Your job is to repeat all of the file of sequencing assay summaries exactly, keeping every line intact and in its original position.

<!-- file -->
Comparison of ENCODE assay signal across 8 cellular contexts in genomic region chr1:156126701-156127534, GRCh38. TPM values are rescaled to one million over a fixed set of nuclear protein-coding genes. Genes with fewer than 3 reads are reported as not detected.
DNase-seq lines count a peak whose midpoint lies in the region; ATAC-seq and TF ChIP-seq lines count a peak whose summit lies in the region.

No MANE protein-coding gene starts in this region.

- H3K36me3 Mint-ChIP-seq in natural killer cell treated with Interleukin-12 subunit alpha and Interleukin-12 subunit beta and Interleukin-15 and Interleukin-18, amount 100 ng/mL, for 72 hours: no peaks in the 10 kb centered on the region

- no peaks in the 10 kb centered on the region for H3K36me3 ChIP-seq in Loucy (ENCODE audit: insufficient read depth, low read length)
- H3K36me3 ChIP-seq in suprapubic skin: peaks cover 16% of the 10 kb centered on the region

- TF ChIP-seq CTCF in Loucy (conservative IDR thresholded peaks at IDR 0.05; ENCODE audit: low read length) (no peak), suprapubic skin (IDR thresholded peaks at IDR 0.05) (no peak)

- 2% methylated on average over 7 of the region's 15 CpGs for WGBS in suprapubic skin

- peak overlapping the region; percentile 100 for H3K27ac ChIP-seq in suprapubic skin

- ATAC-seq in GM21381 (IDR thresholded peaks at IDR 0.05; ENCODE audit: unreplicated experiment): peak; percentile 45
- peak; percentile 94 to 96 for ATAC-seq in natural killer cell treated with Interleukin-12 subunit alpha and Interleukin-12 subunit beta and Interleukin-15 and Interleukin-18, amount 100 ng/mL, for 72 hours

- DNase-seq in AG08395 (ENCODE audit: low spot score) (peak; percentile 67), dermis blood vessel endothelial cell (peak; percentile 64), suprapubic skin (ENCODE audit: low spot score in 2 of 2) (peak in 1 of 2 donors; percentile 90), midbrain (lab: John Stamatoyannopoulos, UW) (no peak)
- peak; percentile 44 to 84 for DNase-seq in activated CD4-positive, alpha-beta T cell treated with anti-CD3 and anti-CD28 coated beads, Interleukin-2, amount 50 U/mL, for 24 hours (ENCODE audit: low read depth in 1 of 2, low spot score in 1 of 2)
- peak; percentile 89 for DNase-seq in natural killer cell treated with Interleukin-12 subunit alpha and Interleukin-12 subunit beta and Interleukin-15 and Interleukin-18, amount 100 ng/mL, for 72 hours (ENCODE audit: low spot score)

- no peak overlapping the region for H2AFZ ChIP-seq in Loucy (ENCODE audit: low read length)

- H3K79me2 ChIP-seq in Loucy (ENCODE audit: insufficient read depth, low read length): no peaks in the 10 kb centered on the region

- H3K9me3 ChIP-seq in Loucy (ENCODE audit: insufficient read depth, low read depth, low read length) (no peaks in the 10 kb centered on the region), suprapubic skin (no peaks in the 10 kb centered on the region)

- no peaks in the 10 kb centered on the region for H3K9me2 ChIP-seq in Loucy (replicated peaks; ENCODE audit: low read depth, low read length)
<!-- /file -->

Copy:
Comparison of ENCODE assay signal across 8 cellular contexts in genomic region chr1:156126701-156127534, GRCh38. TPM values are rescaled to one million over a fixed set of nuclear protein-coding genes. Genes with fewer than 3 reads are reported as not detected.
DNase-seq lines count a peak whose midpoint lies in the region; ATAC-seq and TF ChIP-seq lines count a peak whose summit lies in the region.

No MANE protein-coding gene starts in this region.

- H3K36me3 Mint-ChIP-seq in natural killer cell treated with Interleukin-12 subunit alpha and Interleukin-12 subunit beta and Interleukin-15 and Interleukin-18, amount 100 ng/mL, for 72 hours: no peaks in the 10 kb centered on the region

- no peaks in the 10 kb centered on the region for H3K36me3 ChIP-seq in Loucy (ENCODE audit: insufficient read depth, low read length)
- H3K36me3 ChIP-seq in suprapubic skin: peaks cover 16% of the 10 kb centered on the region

- TF ChIP-seq CTCF in Loucy (conservative IDR thresholded peaks at IDR 0.05; ENCODE audit: low read length) (no peak), suprapubic skin (IDR thresholded peaks at IDR 0.05) (no peak)

- 2% methylated on average over 7 of the region's 15 CpGs for WGBS in suprapubic skin

- peak overlapping the region; percentile 100 for H3K27ac ChIP-seq in suprapubic skin

- ATAC-seq in GM21381 (IDR thresholded peaks at IDR 0.05; ENCODE audit: unreplicated experiment): peak; percentile 45
- peak; percentile 94 to 96 for ATAC-seq in natural killer cell treated with Interleukin-12 subunit alpha and Interleukin-12 subunit beta and Interleukin-15 and Interleukin-18, amount 100 ng/mL, for 72 hours

- DNase-seq in AG08395 (ENCODE audit: low spot score) (peak; percentile 67), dermis blood vessel endothelial cell (peak; percentile 64), suprapubic skin (ENCODE audit: low spot score in 2 of 2) (peak in 1 of 2 donors; percentile 90), midbrain (lab: John Stamatoyannopoulos, UW) (no peak)
- peak; percentile 44 to 84 for DNase-seq in activated CD4-positive, alpha-beta T cell treated with anti-CD3 and anti-CD28 coated beads, Interleukin-2, amount 50 U/mL, for 24 hours (ENCODE audit: low read depth in 1 of 2, low spot score in 1 of 2)
- peak; percentile 89 for DNase-seq in natural killer cell treated with Interleukin-12 subunit alpha and Interleukin-12 subunit beta and Interleukin-15 and Interleukin-18, amount 100 ng/mL, for 72 hours (ENCODE audit: low spot score)

- no peak overlapping the region for H2AFZ ChIP-seq in Loucy (ENCODE audit: low read length)

- H3K79me2 ChIP-seq in Loucy (ENCODE audit: insufficient read depth, low read length): no peaks in the 10 kb centered on the region

- H3K9me3 ChIP-seq in Loucy (ENCODE audit: insufficient read depth, low read depth, low read length) (no peaks in the 10 kb centered on the region), suprapubic skin (no peaks in the 10 kb centered on the region)

- no peaks in the 10 kb centered on the region for H3K9me2 ChIP-seq in Loucy (replicated peaks; ENCODE audit: low read depth, low read length)